Abstract: In this paper, we model business investment distinguishing between ICT (communication equipment, hardware and software) and Non-ICT (machinery and equipment, and non-residential buildings) components and taking into account asset specific characteristics potentially affecting the reactivity of capital accumulation over the business cycle. Business investment and ICT and Non-ICT assets are estimated within a VECM model to test, in a unique framework, the assumptions of the flexible accelerator model (Clark, 1944, and Koyck, 1954) and of the neoclassical model of Hall and Jorgenson (1967), as well as how financial constraints and uncertainty influence investment behaviour (Hall and Lerner, 2010, and Bloom, 2007). Our findings suggest that the long-run relationship with standard macro determinants (output and user cost) is verified for aggregate business capital stock as well as for individual Non-ICT assets but not for ICT. In the short run, liquidity is a key determinant of investment behaviour independently of the asset type. In the long-run, uncertainty significantly affects ICT. Finally, the results of the counterfactual exercises over the latest Italian recession support the idea that ICT is a key policy variable to foster the economic recovery.
    Keywords: Evaluation of Macro models, ICT Investments, Uncertainty, Liquidity constraints
    JEL: C52 C53 E22 E50
    Date: 2014
  35. By: Robert Jump
    Abstract: This paper proposes an explanation for observed differences in the business cycle volatility of employment and unemployment across a sample of OECD countries. Using an incomplete markets variant of the fair wage real business cycle model, increases in the gross replacement rate of public unemployment insurance are shown to increase the volatility of employment, and decrease the volatility of real wages, ceteris paribus. For a sample of 14 OECD countries over the period 1985-2005, the gross replacement rate is found to be positively correlated with the business cycle volatility of hours worked, lending support to the argument. A secondary contribution, which may be of some use in the incomplete markets literature, is the simple manner in which unemployment is endogenised in the model.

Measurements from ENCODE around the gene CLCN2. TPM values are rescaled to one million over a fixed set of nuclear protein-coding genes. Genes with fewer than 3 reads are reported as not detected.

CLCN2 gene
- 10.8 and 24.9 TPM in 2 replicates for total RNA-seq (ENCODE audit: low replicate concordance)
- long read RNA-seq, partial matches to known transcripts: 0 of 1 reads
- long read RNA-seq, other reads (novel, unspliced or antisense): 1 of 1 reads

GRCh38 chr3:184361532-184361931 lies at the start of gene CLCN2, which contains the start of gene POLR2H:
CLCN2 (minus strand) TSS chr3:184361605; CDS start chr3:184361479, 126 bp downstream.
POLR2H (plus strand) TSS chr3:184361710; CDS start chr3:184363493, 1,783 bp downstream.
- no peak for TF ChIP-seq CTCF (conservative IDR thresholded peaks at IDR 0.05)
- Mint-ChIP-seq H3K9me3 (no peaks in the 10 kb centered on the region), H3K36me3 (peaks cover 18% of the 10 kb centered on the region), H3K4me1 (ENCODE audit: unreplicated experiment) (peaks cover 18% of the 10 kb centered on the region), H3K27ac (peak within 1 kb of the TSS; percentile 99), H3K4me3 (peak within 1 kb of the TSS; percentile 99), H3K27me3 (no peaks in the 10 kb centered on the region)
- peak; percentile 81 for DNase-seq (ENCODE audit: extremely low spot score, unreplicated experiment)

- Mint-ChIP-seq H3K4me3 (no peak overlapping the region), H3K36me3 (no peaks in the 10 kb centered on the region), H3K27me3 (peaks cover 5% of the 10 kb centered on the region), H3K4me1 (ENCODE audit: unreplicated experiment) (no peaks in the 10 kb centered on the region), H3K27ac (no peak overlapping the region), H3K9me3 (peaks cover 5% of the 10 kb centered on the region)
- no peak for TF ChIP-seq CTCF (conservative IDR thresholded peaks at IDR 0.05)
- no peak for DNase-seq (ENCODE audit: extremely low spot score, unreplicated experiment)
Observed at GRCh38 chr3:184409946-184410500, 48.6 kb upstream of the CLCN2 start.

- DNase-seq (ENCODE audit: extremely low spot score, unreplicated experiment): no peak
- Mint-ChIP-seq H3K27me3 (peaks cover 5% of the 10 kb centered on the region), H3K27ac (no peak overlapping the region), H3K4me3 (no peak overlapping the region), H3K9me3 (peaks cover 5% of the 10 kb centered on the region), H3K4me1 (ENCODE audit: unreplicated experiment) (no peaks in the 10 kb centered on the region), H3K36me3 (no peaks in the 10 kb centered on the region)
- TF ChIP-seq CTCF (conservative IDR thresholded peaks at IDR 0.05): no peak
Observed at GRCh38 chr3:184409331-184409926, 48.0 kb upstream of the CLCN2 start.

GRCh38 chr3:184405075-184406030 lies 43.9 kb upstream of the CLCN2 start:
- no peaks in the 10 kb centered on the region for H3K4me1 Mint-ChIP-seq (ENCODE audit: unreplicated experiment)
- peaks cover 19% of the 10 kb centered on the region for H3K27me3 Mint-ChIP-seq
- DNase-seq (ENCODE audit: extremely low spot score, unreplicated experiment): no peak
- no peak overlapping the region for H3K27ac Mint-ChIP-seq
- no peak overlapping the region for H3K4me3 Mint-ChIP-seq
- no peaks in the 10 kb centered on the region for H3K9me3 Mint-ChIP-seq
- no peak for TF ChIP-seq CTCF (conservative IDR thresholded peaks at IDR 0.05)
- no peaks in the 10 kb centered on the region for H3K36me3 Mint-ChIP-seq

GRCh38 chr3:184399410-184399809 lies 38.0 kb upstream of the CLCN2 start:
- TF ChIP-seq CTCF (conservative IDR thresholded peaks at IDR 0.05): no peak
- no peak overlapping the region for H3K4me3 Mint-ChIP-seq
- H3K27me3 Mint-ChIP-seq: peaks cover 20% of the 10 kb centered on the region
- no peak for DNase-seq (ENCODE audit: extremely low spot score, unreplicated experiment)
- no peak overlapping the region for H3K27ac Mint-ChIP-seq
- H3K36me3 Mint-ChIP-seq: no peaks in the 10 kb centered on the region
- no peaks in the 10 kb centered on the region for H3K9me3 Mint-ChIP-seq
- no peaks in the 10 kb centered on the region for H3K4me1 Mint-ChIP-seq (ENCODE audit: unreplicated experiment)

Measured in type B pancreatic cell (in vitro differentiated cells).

Keywords: Fair Wages; Unemployment; Incomplete Markets
    JEL: E24 E32 J64 J65
    Date: 2014–09
  36. By: International Monetary Fund. African Dept.
    Abstract: KEY ISSUES Context. South African citizens’ living standards have improved substantially in the first twenty years of democracy. But in recent years the economy has underperformed peers. The outlook is lackluster, with low growth, high unemployment, and elevated twin deficits. As in many emerging markets, weak external demand and soft commodity prices contributed to these outcomes, but deep-seated structural factors also played an important role. After years of accommodation, fiscal and monetary policies are constrained by rising vulnerabilities. With the elections over, the government has an opportunity to implement structural reforms, essential to address unemployment, poverty, and inequality. Structural reforms. An extensive public infrastructure program will ease binding electricity and transport bottlenecks over time. Besides improved state-owned enterprise efficiency, greater private sector participation would help as public balance sheets are stretched. Normalization of industrial relations, combined with greater competition in product markets, more inclusive labor markets, and reduced skill mismatches, remain indispensable to boost job-rich and sustainable growth, lower vulnerabilities, and enhance the economy’s ability to rebalance toward exports and investment. Fiscal and monetary policies. With rising vulnerabilities, macroeconomic policies are rightly factoring in the risks South Africa faces. As planned in the 2014 Medium-Term Budget Policy Statement, fiscal consolidation is needed to ensure debt stabilization over the medium term. Under staff’s baseline, further measures may be needed. The recent large drop in oil prices and the envisaged fiscal adjustment may enable the South African Reserve Bank to stay accommodative for longer. Higher interest rates may become necessary if global financial conditions tighten sharply. Policies to enhance resilience. The Financial Sector Stability Assessment (FSSA) concludes that financial sector risks are elevated but manageable. It recommends heightened scrutiny of asset quality and liquidity risks. To complement the authorities’ regulatory reform of the financial sector, the FSSA advises enhanced stress tests, group- wide supervision, a strengthened financial safety net, and a clearer allocation of responsibilities and coordination among institutions. The flexible exchange rate regime and a favorable currency composition of external debt are effective buffers against capital flow volatility, but higher reserves and policies to facilitate foreign direct investment would further strengthen resilience.